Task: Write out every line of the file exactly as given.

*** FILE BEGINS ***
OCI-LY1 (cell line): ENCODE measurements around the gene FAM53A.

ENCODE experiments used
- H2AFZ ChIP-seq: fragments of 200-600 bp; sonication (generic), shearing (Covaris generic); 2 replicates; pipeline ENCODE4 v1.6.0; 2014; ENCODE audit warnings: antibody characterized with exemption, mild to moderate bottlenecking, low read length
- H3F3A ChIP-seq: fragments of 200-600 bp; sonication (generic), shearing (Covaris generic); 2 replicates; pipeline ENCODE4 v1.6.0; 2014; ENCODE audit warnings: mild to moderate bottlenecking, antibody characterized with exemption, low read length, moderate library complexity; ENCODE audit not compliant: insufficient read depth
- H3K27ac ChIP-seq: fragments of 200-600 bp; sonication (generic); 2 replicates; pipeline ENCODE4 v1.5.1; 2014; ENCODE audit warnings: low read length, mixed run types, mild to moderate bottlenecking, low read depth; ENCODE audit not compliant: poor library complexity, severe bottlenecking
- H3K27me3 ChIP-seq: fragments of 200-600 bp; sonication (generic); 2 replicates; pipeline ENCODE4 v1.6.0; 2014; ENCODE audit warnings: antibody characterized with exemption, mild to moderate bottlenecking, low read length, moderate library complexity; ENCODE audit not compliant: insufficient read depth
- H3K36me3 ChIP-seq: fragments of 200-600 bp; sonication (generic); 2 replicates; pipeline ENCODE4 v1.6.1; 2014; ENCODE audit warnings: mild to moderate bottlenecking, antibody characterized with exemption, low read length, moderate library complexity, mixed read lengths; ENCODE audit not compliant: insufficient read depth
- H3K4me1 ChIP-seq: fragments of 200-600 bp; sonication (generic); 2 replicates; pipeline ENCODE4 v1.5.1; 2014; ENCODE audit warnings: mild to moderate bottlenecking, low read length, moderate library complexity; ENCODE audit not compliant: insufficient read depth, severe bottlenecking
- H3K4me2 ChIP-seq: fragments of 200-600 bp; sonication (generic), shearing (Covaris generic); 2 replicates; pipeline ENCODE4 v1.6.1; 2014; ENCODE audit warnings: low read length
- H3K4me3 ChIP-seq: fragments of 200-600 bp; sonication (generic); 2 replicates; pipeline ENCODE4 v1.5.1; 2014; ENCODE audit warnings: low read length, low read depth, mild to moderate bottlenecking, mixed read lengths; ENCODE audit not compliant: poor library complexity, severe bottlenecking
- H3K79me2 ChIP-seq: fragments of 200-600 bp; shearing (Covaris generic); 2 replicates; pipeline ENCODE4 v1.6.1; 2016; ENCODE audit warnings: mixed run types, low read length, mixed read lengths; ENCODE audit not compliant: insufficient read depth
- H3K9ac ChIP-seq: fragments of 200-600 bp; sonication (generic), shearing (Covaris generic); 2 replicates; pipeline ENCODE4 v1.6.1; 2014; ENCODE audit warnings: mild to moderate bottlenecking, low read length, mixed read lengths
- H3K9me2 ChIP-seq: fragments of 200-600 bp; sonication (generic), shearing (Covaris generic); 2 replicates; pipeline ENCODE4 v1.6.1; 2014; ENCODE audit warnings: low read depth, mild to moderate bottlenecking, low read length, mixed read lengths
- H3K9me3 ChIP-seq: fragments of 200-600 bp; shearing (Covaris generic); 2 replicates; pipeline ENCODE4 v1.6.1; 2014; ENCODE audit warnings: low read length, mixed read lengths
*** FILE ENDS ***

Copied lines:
OCI-LY1 (cell line): ENCODE measurements around the gene FAM53A.

ENCODE experiments used
- H2AFZ ChIP-seq: fragments of 200-600 bp; sonication (generic), shearing (Covaris generic); 2 replicates; pipeline ENCODE4 v1.6.0; 2014; ENCODE audit warnings: antibody characterized with exemption, mild to moderate bottlenecking, low read length
- H3F3A ChIP-seq: fragments of 200-600 bp; sonication (generic), shearing (Covaris generic); 2 replicates; pipeline ENCODE4 v1.6.0; 2014; ENCODE audit warnings: mild to moderate bottlenecking, antibody characterized with exemption, low read length, moderate library complexity; ENCODE audit not compliant: insufficient read depth
- H3K27ac ChIP-seq: fragments of 200-600 bp; sonication (generic); 2 replicates; pipeline ENCODE4 v1.5.1; 2014; ENCODE audit warnings: low read length, mixed run types, mild to moderate bottlenecking, low read depth; ENCODE audit not compliant: poor library complexity, severe bottlenecking
- H3K27me3 ChIP-seq: fragments of 200-600 bp; sonication (generic); 2 replicates; pipeline ENCODE4 v1.6.0; 2014; ENCODE audit warnings: antibody characterized with exemption, mild to moderate bottlenecking, low read length, moderate library complexity; ENCODE audit not compliant: insufficient read depth
- H3K36me3 ChIP-seq: fragments of 200-600 bp; sonication (generic); 2 replicates; pipeline ENCODE4 v1.6.1; 2014; ENCODE audit warnings: mild to moderate bottlenecking, antibody characterized with exemption, low read length, moderate library complexity, mixed read lengths; ENCODE audit not compliant: insufficient read depth
- H3K4me1 ChIP-seq: fragments of 200-600 bp; sonication (generic); 2 replicates; pipeline ENCODE4 v1.5.1; 2014; ENCODE audit warnings: mild to moderate bottlenecking, low read length, moderate library complexity; ENCODE audit not compliant: insufficient read depth, severe bottlenecking
- H3K4me2 ChIP-seq: fragments of 200-600 bp; sonication (generic), shearing (Covaris generic); 2 replicates; pipeline ENCODE4 v1.6.1; 2014; ENCODE audit warnings: low read length
- H3K4me3 ChIP-seq: fragments of 200-600 bp; sonication (generic); 2 replicates; pipeline ENCODE4 v1.5.1; 2014; ENCODE audit warnings: low read length, low read depth, mild to moderate bottlenecking, mixed read lengths; ENCODE audit not compliant: poor library complexity, severe bottlenecking
- H3K79me2 ChIP-seq: fragments of 200-600 bp; shearing (Covaris generic); 2 replicates; pipeline ENCODE4 v1.6.1; 2016; ENCODE audit warnings: mixed run types, low read length, mixed read lengths; ENCODE audit not compliant: insufficient read depth
- H3K9ac ChIP-seq: fragments of 200-600 bp; sonication (generic), shearing (Covaris generic); 2 replicates; pipeline ENCODE4 v1.6.1; 2014; ENCODE audit warnings: mild to moderate bottlenecking, low read length, mixed read lengths
- H3K9me2 ChIP-seq: fragments of 200-600 bp; sonication (generic), shearing (Covaris generic); 2 replicates; pipeline ENCODE4 v1.6.1; 2014; ENCODE audit warnings: low read depth, mild to moderate bottlenecking, low read length, mixed read lengths
- H3K9me3 ChIP-seq: fragments of 200-600 bp; shearing (Covaris generic); 2 replicates; pipeline ENCODE4 v1.6.1; 2014; ENCODE audit warnings: low read length, mixed read lengths